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People v. Watson





APPEAL from the Circuit Court of St. Clair County; the Hon. JOHN J. HOBAN, Judge, presiding.


After a jury trial in the circuit court of St. Clair County, defendant, George Watson, Jr., was convicted of attempt murder and armed robbery. He was sentenced to a term of 25 to 75 years imprisonment for the conviction of attempt murder but no sentence was imposed for armed robbery.

On appeal, defendant raises the following issues: (1) whether defendant was denied a fair trial by the State's use, during cross-examination of defendant, of a previously undisclosed inculpatory letter allegedly written by him to the victim; (2) whether defendant was denied a fair trial by the prosecutor's eliciting from him during cross-examination the content of his private conference with his attorney; (3) whether the jury instructions erroneously permitted a verdict of guilty on the charge of attempt murder without a finding that defendant possessed the requisite intent to kill; and (4) whether defendant's sentence for attempt murder constituted an abuse of discretion by the trial court. In its reply brief, the State also requests that we remand this cause to the circuit court for imposition of sentence on defendant's conviction for armed robbery.

The evidence adduced at defendant's trial established that on March 10, 1977, at approximately 2:30 a.m., Louis Gant arrived at his home in East St. Louis, St. Clair County, after completing his work shift in a nearby factory. As Gant was securing his driveway gate, behind which was parked his other automobile, a 1976 Lincoln Continental Town Car, he was approached by a man brandishing a revolver who demanded Gant's car keys. The armed individual told Gant that he "had to have a car" and then again asked for Gant's car keys as well as his wallet. When Gant complied with the demand, he was told by his accoster that they were "going to have to take a walk" and that "I have to do this to you because you might identify me." After the two men walked approximately two blocks from Gant's home, the individual crossed a ditch and stepped into a dark field where he told Gant to follow him. Gant refused, turned around, and began walking toward his home and told the person that "he seemed like too nice a young man to be doing this." The individual responded to Gant and after walking a few steps, shot Gant in the back, causing him to fall to the ground. While Gant was lying on the ground, the individual walked up to him and fired another shot which struck Gant in the side. The individual then ran back toward Gant's home. After a short while, Gant managed to walk to a neighbor's house, and medical help was summoned. Gant was given emergency surgery and was hospitalized for 21 days as a result of his wounds. After the shooting incident, Gant's 1976 Lincoln was missing.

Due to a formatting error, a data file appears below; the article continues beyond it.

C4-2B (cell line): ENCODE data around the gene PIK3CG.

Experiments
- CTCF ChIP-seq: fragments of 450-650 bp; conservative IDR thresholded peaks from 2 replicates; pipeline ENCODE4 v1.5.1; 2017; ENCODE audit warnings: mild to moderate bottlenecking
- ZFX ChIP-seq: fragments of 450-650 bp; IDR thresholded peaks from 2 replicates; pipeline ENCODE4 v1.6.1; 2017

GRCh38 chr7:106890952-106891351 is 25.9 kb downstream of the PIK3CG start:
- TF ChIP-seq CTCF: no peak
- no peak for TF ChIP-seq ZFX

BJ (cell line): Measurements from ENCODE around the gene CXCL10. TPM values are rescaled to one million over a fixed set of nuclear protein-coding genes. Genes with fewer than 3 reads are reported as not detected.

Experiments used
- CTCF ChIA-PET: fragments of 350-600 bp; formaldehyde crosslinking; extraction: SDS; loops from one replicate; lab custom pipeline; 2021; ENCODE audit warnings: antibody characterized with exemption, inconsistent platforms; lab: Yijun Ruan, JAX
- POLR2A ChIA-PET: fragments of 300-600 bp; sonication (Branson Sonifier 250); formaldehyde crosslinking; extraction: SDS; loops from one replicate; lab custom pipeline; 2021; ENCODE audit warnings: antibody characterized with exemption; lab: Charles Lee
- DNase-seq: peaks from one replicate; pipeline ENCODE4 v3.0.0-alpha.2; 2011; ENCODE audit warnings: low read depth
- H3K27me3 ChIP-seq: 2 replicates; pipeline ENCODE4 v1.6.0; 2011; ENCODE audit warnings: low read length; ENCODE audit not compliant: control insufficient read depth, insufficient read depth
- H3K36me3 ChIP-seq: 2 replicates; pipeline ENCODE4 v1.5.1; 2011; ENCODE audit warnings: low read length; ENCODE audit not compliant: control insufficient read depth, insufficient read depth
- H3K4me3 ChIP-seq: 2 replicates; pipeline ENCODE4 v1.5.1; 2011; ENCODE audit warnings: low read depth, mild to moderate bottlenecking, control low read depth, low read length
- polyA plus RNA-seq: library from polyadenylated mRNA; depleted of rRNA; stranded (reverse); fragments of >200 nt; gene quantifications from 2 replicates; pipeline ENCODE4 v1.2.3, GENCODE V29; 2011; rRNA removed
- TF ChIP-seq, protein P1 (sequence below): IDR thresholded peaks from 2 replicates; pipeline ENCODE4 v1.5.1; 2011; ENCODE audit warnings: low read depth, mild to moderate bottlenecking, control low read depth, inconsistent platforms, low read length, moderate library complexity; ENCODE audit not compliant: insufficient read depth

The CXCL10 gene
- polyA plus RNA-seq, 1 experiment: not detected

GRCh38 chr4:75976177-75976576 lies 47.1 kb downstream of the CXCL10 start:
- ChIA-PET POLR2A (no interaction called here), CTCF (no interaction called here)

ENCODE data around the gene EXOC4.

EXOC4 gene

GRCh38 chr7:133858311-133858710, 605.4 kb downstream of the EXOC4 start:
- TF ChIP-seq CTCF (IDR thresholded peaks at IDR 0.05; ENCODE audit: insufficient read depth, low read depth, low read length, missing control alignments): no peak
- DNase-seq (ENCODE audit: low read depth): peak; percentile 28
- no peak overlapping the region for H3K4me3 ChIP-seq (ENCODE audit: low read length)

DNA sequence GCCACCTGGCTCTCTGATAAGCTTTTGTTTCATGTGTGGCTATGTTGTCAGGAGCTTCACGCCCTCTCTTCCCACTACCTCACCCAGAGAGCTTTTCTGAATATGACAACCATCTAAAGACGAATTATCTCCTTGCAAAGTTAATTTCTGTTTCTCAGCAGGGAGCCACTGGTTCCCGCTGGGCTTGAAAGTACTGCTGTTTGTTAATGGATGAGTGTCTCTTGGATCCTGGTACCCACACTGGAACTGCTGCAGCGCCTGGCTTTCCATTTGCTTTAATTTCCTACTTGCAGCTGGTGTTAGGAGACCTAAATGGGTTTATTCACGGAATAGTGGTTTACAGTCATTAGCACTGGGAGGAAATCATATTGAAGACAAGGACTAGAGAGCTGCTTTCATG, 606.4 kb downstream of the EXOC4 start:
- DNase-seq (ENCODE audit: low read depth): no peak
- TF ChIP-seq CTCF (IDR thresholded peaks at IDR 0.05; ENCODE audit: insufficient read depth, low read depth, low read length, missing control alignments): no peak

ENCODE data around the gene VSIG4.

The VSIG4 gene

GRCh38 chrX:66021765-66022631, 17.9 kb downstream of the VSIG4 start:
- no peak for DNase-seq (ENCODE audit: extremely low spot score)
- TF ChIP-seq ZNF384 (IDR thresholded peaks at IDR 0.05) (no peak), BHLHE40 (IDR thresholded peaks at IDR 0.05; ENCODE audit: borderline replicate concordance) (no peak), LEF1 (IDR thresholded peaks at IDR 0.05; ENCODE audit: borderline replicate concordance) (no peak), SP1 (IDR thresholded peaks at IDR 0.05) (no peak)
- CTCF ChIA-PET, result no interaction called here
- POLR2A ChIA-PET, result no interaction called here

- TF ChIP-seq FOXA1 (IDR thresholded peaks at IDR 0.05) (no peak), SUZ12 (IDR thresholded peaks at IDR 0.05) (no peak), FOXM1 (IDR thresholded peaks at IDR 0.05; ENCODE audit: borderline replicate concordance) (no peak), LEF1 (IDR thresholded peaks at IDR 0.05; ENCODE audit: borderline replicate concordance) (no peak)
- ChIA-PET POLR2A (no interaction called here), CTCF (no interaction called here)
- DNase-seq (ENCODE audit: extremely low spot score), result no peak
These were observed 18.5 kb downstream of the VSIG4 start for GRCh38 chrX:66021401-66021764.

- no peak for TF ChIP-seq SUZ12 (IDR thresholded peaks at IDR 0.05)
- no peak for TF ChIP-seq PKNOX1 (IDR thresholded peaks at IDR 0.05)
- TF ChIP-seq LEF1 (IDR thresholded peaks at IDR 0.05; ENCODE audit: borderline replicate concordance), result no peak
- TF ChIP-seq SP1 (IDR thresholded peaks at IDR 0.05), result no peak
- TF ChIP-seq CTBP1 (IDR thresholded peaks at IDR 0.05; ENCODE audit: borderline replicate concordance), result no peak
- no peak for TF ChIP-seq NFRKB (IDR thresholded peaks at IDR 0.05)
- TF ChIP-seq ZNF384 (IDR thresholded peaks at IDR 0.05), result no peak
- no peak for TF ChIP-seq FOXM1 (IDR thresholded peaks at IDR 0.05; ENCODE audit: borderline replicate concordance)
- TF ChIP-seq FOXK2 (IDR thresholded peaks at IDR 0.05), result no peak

Two of the defendant's sisters, Sandra Sain and Betty Lavender, testified at defendant's trial on behalf of the State. Sain indicated that the defendant was home on leave from the military during January of 1977 and spent some time at her home. She also testified that defendant returned home for several days in early March so that he could take care of some matters concerning the administration of his parents' estates. Betty Lavender, who lived next door to Louis Gant, stated that defendant was home during the Christmas holidays and also in early March 1977. She related that during defendant's visit, he commented upon Gant's automobile, just as many other persons in the neighborhood had done before him.